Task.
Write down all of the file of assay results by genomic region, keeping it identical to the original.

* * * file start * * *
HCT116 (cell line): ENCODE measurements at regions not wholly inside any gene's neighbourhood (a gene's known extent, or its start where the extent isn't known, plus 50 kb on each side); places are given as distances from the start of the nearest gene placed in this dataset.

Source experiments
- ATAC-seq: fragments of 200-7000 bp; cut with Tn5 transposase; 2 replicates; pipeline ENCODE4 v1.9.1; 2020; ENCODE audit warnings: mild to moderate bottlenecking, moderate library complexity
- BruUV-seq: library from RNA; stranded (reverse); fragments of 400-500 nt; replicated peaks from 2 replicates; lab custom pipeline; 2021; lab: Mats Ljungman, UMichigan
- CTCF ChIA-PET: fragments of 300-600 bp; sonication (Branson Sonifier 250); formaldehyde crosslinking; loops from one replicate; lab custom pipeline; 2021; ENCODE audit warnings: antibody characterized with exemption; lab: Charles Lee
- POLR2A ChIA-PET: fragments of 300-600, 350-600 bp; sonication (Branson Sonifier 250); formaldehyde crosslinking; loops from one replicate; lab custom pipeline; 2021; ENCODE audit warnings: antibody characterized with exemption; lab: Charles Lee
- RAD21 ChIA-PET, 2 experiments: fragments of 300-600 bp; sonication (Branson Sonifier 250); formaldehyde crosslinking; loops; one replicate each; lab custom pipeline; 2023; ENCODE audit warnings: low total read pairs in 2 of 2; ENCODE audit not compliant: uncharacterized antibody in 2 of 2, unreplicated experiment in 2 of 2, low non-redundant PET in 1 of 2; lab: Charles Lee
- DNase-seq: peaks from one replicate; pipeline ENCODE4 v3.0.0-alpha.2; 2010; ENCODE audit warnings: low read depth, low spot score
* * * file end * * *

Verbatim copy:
HCT116 (cell line): ENCODE measurements at regions not wholly inside any gene's neighbourhood (a gene's known extent, or its start where the extent isn't known, plus 50 kb on each side); places are given as distances from the start of the nearest gene placed in this dataset.

Source experiments
- ATAC-seq: fragments of 200-7000 bp; cut with Tn5 transposase; 2 replicates; pipeline ENCODE4 v1.9.1; 2020; ENCODE audit warnings: mild to moderate bottlenecking, moderate library complexity
- BruUV-seq: library from RNA; stranded (reverse); fragments of 400-500 nt; replicated peaks from 2 replicates; lab custom pipeline; 2021; lab: Mats Ljungman, UMichigan
- CTCF ChIA-PET: fragments of 300-600 bp; sonication (Branson Sonifier 250); formaldehyde crosslinking; loops from one replicate; lab custom pipeline; 2021; ENCODE audit warnings: antibody characterized with exemption; lab: Charles Lee
- POLR2A ChIA-PET: fragments of 300-600, 350-600 bp; sonication (Branson Sonifier 250); formaldehyde crosslinking; loops from one replicate; lab custom pipeline; 2021; ENCODE audit warnings: antibody characterized with exemption; lab: Charles Lee
- RAD21 ChIA-PET, 2 experiments: fragments of 300-600 bp; sonication (Branson Sonifier 250); formaldehyde crosslinking; loops; one replicate each; lab custom pipeline; 2023; ENCODE audit warnings: low total read pairs in 2 of 2; ENCODE audit not compliant: uncharacterized antibody in 2 of 2, unreplicated experiment in 2 of 2, low non-redundant PET in 1 of 2; lab: Charles Lee
- DNase-seq: peaks from one replicate; pipeline ENCODE4 v3.0.0-alpha.2; 2010; ENCODE audit warnings: low read depth, low spot score